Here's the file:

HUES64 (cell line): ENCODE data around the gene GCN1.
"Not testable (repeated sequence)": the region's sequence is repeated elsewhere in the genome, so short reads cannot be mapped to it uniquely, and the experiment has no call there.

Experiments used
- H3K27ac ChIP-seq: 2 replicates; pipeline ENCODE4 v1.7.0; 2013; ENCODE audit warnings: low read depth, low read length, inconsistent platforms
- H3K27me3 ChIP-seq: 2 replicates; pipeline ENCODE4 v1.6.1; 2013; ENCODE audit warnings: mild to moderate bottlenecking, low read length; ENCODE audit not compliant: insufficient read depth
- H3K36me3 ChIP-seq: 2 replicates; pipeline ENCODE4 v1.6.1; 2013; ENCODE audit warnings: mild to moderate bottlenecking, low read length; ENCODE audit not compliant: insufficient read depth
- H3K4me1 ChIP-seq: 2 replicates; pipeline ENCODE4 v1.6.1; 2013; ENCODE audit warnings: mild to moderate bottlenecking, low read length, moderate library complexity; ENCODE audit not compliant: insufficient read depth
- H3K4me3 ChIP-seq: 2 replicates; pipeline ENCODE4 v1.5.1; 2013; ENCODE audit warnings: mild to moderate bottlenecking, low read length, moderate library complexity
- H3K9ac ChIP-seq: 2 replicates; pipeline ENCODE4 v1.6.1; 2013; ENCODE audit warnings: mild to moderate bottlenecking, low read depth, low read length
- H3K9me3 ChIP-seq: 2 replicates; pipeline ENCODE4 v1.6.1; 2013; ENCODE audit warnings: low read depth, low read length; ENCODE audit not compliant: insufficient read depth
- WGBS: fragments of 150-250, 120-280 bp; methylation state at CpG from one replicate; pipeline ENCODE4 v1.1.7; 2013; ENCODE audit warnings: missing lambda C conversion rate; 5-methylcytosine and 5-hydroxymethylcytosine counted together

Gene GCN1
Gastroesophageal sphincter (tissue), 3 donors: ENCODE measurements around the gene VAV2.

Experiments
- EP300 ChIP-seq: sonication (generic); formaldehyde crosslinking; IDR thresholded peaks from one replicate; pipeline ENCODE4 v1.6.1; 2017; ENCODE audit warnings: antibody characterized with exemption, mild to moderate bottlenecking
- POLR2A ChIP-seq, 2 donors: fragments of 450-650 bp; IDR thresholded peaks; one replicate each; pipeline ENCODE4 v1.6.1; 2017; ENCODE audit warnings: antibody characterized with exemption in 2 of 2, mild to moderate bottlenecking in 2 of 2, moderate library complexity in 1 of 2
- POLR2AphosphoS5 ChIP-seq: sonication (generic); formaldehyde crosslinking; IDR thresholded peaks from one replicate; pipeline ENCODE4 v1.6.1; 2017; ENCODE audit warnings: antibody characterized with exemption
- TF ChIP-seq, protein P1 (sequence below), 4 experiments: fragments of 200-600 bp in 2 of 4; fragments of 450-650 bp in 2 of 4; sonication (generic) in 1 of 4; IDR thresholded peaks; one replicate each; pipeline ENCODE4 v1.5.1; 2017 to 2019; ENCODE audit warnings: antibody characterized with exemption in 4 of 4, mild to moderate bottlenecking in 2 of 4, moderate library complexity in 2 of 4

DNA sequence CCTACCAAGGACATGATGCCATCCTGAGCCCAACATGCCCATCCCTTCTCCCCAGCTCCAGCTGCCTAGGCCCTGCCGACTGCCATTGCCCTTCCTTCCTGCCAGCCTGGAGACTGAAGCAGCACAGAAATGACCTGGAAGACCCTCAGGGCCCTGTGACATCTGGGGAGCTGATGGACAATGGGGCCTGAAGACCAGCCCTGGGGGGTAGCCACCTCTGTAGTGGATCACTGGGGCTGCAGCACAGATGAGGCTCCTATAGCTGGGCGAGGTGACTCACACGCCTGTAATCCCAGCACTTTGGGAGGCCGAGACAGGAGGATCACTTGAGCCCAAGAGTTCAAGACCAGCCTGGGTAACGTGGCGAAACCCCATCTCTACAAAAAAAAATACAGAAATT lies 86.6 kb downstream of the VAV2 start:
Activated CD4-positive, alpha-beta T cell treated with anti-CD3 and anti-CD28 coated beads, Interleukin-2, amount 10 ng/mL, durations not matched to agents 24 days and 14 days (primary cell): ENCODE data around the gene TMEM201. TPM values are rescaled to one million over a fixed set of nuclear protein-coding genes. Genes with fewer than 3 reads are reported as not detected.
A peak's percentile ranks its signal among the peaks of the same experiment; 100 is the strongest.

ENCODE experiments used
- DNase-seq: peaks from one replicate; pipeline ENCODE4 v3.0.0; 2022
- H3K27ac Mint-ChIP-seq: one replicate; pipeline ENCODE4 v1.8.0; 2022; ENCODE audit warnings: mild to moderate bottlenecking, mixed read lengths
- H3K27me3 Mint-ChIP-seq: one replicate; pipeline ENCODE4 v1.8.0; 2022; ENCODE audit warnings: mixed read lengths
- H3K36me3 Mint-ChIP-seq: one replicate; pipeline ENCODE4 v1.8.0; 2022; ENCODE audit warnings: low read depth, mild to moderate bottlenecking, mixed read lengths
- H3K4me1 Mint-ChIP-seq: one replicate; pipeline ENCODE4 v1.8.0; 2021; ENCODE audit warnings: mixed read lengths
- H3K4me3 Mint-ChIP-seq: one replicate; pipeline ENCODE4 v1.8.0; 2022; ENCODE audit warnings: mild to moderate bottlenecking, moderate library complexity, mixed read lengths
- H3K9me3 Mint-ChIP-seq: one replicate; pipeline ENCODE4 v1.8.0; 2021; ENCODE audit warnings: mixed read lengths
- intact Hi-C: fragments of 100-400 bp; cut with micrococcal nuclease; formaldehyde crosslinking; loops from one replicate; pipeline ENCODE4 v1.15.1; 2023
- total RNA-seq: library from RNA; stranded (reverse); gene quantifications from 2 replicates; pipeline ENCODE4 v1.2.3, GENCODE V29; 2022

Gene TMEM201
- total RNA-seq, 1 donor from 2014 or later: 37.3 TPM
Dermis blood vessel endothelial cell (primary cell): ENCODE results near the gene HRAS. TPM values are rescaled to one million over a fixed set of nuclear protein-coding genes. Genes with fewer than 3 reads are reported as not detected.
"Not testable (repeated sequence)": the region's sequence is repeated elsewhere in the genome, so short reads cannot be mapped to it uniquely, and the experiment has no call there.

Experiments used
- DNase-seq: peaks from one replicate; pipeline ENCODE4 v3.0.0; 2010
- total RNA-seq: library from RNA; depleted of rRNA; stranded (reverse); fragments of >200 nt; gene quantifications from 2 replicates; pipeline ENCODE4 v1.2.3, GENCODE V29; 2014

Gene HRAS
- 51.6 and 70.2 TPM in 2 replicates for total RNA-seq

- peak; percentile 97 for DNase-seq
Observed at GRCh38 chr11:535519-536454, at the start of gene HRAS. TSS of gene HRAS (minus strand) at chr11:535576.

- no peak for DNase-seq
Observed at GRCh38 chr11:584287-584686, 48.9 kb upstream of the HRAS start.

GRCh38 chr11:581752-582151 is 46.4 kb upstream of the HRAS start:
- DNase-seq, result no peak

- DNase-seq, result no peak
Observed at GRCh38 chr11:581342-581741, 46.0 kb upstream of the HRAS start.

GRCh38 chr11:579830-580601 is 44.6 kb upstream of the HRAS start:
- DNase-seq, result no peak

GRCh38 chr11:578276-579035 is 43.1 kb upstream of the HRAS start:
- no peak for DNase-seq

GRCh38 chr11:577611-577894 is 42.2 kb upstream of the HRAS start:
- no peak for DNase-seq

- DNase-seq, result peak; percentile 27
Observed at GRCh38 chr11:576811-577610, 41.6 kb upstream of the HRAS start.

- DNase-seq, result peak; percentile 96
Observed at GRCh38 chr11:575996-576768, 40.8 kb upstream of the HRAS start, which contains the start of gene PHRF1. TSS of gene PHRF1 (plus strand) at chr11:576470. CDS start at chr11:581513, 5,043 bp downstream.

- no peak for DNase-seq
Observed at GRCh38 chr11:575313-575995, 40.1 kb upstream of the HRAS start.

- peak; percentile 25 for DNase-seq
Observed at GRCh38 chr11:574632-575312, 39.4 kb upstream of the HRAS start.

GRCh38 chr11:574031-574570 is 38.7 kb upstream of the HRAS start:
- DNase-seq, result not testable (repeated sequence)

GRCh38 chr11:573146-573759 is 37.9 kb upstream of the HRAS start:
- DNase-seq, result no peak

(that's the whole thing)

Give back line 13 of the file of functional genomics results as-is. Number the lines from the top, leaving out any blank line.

Gastroesophageal sphincter (tissue), 3 donors: ENCODE measurements around the gene VAV2.